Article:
The Costa Concordia wreck is ready to be moved to a new dock about 10 miles away from its current location, where the ship will continue to be dismantled.
Since arriving in Genoa, Italy in July 2014, the Costa Concordia has been berthed at Prà Voltri Port where the first phase of the dismantling and scrapping project has taken place.
Phase 1 of the project involved the removal of over 5,700 tons of materials from the ship – such as furniture and internal structures – in order to reach the draft required for the transfer from the breakwater at Prà Voltri to the Port of Genoa “Molo Ex Superbacino” area, about 10 miles away, where the next phases of the project will be carried out.
The Ship Recycling Consortium, which is made up of the Italian company Saipem (51%) and San Giorgia del Porto (49%), says it is now awaiting formal authorization for the transfer. Weather and sea conditions are obviously a key factor that will determine exactly when the tow will commence, however the Consortium has said that they are looking for the best weather window starting next week.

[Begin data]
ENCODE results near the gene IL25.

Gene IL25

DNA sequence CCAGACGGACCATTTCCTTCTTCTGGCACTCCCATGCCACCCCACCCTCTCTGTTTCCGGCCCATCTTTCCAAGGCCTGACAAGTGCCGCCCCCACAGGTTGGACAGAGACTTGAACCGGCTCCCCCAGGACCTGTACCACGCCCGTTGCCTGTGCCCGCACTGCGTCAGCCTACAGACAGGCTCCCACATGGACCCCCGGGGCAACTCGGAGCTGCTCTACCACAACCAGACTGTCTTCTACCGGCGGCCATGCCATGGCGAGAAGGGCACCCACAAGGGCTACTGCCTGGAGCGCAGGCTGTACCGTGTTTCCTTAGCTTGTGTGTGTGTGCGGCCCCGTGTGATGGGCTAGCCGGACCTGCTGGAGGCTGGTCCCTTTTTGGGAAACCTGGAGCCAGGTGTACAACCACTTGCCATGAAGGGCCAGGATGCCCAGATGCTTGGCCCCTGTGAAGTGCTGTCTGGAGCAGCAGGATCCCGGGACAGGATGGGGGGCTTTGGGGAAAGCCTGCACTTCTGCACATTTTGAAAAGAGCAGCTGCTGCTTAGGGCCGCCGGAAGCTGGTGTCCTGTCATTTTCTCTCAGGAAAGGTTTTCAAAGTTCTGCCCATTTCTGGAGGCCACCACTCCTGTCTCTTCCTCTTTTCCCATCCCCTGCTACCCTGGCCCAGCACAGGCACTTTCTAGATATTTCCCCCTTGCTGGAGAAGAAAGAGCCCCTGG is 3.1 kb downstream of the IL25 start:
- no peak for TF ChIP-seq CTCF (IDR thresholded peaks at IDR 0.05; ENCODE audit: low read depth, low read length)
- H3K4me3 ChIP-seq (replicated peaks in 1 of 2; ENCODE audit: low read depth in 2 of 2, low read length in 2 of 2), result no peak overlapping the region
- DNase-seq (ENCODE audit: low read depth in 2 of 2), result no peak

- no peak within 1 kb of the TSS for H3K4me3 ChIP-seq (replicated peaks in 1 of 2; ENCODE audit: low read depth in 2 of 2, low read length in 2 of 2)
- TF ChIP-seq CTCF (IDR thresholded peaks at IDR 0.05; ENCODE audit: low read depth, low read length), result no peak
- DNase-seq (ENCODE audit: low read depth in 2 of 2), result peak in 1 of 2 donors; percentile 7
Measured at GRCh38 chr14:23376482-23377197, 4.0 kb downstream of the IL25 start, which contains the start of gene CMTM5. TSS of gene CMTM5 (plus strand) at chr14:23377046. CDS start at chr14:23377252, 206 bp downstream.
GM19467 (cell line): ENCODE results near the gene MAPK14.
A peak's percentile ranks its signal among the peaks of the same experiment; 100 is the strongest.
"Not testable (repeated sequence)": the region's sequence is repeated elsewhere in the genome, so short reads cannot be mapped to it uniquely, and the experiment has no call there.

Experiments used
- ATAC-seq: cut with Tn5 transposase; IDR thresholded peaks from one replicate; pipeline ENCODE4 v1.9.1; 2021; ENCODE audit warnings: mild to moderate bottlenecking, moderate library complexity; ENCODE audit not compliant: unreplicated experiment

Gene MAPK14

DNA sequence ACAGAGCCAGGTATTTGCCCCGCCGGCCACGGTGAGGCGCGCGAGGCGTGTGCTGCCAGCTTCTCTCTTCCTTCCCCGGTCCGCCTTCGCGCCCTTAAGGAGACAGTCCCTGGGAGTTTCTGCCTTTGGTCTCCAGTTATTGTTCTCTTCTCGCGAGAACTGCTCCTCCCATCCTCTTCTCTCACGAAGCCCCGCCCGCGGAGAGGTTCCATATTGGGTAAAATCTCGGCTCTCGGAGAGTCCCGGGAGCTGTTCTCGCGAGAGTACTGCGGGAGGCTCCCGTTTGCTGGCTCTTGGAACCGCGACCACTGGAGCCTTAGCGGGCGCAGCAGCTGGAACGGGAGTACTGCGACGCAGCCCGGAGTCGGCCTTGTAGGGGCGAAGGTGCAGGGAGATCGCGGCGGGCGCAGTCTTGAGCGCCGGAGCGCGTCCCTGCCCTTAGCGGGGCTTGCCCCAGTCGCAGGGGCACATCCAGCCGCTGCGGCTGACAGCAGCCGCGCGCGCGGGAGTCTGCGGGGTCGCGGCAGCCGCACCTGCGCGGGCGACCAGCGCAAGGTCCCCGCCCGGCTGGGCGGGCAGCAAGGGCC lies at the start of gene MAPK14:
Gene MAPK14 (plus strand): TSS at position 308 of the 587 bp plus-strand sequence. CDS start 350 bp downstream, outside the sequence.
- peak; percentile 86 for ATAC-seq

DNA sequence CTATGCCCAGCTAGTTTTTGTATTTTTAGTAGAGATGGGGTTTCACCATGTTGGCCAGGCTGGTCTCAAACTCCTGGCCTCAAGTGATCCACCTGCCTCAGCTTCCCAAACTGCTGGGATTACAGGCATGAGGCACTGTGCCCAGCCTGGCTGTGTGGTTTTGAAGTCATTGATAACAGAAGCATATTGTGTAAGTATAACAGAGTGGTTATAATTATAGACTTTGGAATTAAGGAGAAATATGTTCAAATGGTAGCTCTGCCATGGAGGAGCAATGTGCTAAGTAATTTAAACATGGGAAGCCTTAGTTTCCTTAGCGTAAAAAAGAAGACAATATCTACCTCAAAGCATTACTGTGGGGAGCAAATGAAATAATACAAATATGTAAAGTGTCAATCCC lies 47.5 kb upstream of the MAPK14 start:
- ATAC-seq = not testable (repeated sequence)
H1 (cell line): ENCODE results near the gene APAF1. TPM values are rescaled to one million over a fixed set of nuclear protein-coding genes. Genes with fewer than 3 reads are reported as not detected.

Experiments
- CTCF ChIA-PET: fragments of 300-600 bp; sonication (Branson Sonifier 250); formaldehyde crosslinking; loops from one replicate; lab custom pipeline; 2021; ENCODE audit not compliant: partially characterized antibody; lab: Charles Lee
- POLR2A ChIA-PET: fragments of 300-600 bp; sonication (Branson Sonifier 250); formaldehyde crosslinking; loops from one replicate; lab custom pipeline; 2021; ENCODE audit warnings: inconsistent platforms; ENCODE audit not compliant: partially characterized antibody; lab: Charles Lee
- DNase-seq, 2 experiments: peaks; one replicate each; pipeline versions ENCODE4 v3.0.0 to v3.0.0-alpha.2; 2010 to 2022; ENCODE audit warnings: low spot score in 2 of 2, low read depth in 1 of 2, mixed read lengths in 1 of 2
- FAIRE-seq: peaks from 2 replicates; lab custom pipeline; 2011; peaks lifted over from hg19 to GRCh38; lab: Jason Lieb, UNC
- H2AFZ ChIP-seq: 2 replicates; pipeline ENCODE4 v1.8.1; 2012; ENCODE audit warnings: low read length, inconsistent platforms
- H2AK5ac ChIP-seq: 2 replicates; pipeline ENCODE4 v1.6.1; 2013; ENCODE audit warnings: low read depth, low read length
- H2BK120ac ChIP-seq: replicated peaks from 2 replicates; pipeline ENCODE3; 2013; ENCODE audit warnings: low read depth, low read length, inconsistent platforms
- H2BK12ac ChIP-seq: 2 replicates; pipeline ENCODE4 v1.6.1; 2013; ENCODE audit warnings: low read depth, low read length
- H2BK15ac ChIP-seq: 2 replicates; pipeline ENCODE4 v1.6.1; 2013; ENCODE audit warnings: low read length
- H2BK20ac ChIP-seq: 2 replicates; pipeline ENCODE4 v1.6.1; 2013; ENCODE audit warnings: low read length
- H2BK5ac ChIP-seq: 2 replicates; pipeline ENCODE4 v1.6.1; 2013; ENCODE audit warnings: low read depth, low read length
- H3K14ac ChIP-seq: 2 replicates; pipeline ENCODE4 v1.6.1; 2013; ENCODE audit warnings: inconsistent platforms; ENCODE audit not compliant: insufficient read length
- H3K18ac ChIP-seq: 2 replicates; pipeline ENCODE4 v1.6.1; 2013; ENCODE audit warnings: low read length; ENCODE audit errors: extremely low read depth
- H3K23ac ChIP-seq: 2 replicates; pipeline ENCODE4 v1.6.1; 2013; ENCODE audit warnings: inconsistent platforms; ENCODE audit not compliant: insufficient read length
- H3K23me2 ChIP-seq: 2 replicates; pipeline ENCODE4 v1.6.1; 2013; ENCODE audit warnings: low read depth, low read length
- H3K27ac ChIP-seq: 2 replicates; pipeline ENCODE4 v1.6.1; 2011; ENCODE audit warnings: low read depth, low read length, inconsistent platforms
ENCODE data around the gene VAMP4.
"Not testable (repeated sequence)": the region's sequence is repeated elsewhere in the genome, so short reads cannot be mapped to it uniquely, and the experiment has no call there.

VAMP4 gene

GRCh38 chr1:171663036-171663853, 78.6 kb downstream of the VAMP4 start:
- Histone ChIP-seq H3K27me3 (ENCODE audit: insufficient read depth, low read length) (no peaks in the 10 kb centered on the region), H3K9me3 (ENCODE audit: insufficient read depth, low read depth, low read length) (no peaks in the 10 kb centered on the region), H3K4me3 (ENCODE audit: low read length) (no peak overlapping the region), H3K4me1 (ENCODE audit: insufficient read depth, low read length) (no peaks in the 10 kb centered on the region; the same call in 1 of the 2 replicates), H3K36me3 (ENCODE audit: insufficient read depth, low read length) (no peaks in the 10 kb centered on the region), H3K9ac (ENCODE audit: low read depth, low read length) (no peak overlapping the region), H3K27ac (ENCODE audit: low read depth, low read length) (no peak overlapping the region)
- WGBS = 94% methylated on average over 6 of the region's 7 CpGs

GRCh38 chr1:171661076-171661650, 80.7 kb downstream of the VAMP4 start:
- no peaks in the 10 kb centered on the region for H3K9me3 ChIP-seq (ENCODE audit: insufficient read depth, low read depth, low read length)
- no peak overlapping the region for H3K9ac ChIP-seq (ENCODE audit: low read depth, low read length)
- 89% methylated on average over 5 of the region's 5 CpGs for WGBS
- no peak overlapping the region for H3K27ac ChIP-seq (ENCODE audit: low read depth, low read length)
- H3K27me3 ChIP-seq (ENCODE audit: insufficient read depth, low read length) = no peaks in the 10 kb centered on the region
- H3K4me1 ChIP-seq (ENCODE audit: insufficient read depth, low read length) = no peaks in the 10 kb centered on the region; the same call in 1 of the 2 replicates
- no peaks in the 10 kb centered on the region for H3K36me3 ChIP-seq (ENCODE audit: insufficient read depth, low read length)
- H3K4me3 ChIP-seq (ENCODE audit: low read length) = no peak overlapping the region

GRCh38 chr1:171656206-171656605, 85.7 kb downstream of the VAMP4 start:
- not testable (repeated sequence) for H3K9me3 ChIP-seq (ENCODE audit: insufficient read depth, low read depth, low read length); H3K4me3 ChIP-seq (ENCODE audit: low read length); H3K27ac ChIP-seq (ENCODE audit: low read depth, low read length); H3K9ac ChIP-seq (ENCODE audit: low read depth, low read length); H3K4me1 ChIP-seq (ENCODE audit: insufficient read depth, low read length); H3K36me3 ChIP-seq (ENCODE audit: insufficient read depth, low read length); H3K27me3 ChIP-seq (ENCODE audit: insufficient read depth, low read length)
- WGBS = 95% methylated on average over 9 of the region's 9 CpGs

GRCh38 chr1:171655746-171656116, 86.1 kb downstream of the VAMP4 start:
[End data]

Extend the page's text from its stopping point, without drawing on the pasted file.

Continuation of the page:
The tow is expected to take about 24 hours and will include exit maneuvers from the Prà Voltri breakwater, navigation (expected to last about 11 hours), and the entrance maneuvers in the ex Superbacino dock area of the Genoa Port.
The entire dismantling project is made up of four individual phases. Phase two kicks off with the transfer, followed by the dismantling of structures from decks 14 to 2. After that, Phase 3 involves preparing the wreck for its transfer to dry dock, located in the same harbor, where the ship will eventually be fully dismantled and recycled during Phase 4. The main objective of Phase 3 will be to create bouyancy which will allow for the removal of the 30 sponsons currently keeping the wreck afloat.
The entire dismantling project is expected to take a total of about 22 months and will involve between 100 and 250 personnel working at any given time.